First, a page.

Suicide Bombers Near Bhutto Kill 126 in Pakistan
An apparent attempt to kill former Pakistani Prime Minister Benazir Bhutto has killed at least 126 people.
A suicide bombing in a crowd welcoming former Prime Minister Benazir Bhutto killed at least 126 people Thursday night, shattering her celebratory procession through Pakistan’s biggest city after eight years in exile.
Two explosions went off near a truck carrying Bhutto, but police and officials of her party said she was not injured and was hurried to her house. An Associated Press photo showed a dazed-looking Bhutto being helped away.
Officials at six hospitals in Karachi reported 126 dead and 248 wounded. It was believed to be the deadliest bomb attack in Pakistan’s history.
Bhutto flew home to lead her Pakistan People’s Party in January parliamentary elections, drawing cheers from supporters massed in a sea of the party’s red, green and black flags. The police chief said 150,000 were in the streets, while other onlookers estimated twice that. The throngs reflected Bhutto’s enduring political clout, but she has made enemies of Islamic militants by taking a pro-U.S. line and negotiating a possible political alliance with Pakistan’s military ruler, President Gen. Pervez Musharraf.
An estimated 20,000 security officers had been deployed to protect Bhutto and her cavalcade of motorized rickshaws, colorful buses, cars and motorcycles. Authorities had urged Bhutto to use a helicopter to reduce the risk of attack amid threats from extremists sympathetic to the Taliban and al-Qaida, but she brushed off the concerns.
“I am not scared. I am thinking of my mission,” she had told reporters on the plane from Dubai. “This is a movement for democracy because we are under threat from extremists and militants.” Last month, Bhutto told CNN she realized she was a target. Islamic militants, she said, “don’t believe in women governing nations, so they will try to plot against me, but these are risks that must be taken. I’m prepared to take them.”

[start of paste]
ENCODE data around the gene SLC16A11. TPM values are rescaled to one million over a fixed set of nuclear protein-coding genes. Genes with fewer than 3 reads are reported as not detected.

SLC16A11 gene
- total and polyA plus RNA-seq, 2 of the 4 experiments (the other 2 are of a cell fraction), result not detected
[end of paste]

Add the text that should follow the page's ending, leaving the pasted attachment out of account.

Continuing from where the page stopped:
Of course, it’s not only she that’s taking the risk. She’s got a security entourage; the crowds are on their own.
The United States condemned “the violent attack in Pakistan and mourns the loss of innocent life there,” said Gordon Johndroe, foreign affairs spokesman for President Bush. “Extremists will not be allowed to stop Pakistanis from selecting their representatives through an open and democratic process.”
Richard Haass, president of the New York-based Council on Foreign Relations, said the attack emphasized that “one of the fundamental realities of Pakistan today is that the government is not in total control of the country.”
Of course, that’s true of any country. While it’s unquestionably more true in Pakistan than here, the lack of successful suicide bombers here has much more to do with our culture than our government and security regime.